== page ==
Our editors will be looking ahead today to these developing stories ...
Ma welcomes high-ranking American visitors
US Deputy Secretary of Energy Daniel Poneman will be in Taipei from today until Wednesday, the highest-ranking US government official to visit Taiwan in more than a decade. Poneman will meet President Ma Ying-jeou (pictured) and local business leaders, according to the American Institute in Taiwan, the de facto US embassy on the island. Several senior US officials visited Taiwan this year, including Sandra Henriquez, assistant secretary at the Department of Housing and Urban Development, and Assistant Secretary of commerce Suresh Kumar.
US special envoy talks to Beijing on Myanmar
Derek Mitchell, the US special envoy on Myanmar, will visit Beijing today and tomorrow after holding meetings last week in Japan and South Korea. The United States and China will discuss developments in Myanmar, seen as strategically important to both Washington and Beijing, after US Secretary of State Hillary Rodham Clinton's landmark visit to the longtime Beijing ally.
Shy Chelsea takes centre stage on television
Chelsea Clinton, the only child of America's most famous political couple, will today abandon her once-cherished privacy, and make her debut with a high-profile role on national television. At 31, Clinton (pictured) has largely avoided the glare of public scrutiny that her parents, former president Bill Clinton and current Secretary of State Hillary Clinton, not only endure, but court. That will change when she pops up on NBC as a special correspondent on the show Rock Centre with Brian Williams and on the channel's nightly news.
Watchdog releases Royal Bank of Scotland details
The Financial Services Authority, Britain's market watchdog, is due to release a controversial report into the collapse of the Royal Bank of Scotland, which required a GBP45.5 billion (HK$554.6 billion) taxpayer rescue - the world's biggest banking bailout. RBS posted the largest loss in British corporate history in 2008, and became a rallying point for critics of the banking sector.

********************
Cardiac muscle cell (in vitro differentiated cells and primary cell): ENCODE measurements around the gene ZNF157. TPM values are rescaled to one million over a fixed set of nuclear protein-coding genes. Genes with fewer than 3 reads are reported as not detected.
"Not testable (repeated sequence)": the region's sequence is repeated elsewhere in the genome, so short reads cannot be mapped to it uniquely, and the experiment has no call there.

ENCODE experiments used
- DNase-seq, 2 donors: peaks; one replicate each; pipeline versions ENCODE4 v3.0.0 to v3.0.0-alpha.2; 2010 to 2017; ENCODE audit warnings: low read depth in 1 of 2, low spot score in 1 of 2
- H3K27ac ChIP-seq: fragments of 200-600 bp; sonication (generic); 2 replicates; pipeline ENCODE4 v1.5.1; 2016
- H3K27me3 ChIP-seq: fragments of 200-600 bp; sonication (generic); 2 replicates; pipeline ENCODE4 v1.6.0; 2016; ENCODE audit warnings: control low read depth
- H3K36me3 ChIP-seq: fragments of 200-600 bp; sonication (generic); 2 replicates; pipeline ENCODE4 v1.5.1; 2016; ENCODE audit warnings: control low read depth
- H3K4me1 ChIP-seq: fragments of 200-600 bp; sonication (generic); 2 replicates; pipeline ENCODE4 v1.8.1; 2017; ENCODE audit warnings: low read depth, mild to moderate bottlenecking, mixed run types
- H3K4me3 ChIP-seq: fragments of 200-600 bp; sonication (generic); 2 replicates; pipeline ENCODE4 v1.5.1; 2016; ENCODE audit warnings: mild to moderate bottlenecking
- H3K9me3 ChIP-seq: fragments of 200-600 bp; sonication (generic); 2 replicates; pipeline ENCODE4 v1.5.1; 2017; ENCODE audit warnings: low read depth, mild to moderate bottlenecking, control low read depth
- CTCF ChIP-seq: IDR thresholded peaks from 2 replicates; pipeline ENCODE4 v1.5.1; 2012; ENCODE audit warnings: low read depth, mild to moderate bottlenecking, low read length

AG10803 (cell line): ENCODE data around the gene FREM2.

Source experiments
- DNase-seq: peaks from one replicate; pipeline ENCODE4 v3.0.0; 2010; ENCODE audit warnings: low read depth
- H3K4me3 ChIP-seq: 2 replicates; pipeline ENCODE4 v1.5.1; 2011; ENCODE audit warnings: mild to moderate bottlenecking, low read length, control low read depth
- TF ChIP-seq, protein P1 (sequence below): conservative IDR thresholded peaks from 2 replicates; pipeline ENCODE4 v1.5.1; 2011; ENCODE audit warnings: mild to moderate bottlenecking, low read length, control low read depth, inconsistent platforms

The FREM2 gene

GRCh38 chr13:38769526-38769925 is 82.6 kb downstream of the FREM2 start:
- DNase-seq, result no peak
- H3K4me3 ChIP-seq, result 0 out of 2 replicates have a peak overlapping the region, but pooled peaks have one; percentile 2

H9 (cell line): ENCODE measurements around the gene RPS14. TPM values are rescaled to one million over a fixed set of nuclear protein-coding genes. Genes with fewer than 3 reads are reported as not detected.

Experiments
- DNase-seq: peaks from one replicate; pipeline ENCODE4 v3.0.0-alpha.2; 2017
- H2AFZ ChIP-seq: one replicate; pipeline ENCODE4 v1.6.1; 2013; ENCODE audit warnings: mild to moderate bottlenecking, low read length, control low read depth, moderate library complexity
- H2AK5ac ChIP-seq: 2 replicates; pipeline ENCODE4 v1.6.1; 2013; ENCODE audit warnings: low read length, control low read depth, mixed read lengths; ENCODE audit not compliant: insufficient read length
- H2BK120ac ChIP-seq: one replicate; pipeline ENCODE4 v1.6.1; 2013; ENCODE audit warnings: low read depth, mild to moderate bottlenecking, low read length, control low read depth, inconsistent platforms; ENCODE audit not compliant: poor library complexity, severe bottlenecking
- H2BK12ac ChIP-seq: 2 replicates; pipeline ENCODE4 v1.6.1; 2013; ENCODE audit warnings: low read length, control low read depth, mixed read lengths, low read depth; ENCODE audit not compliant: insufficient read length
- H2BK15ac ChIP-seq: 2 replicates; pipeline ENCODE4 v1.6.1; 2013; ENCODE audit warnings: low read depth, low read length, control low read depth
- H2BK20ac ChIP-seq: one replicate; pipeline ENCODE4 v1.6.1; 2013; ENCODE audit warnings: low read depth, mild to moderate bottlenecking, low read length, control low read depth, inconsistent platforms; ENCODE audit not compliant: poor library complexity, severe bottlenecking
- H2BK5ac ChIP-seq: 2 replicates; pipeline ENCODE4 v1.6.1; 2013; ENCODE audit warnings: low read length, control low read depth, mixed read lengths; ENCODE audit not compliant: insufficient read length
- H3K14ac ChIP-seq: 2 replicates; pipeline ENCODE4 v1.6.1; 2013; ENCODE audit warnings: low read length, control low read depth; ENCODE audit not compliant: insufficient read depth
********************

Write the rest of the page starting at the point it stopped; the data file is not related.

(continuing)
Bensouda takes on hunt for war criminals
Gambia's Fatima Bensouda (pictured) will today be formally elected chief prosecutor of the International Criminal Court as the hunt for war criminals and genocidal masterminds becomes increasingly political. Bensouda's will be the only name put to the 120 member states in the election at the UN's headquarters. Currently the ICC deputy prosecutor, Bensouda takes over in June from her boss Luis Moreno-Ocampo, who blazed a trail with warrants against the likes of Sudan's President Omar al-Bashir and the late Libyan dictator Muammar Gaddafi.
Election Committee names to be made public
Winners of the 766 seats on the chief executive Election Committee will be unveiled from 7am to noon. They will join uncontested candidates, nominated and ex-officio committee members to form the 1,200-member committee which will elect the city's next leader on March 25. The spotlight will be on the power struggle between Leung Chun-ying and Henry Tang Ying-yen, and whether the pan-democrats can secure 150 tickets to field a candidate - either the Democratic Party's Albert Ho Chun-yan or Frederick Fung Kin-kee, of the Association for Democracy and People's Livelihood.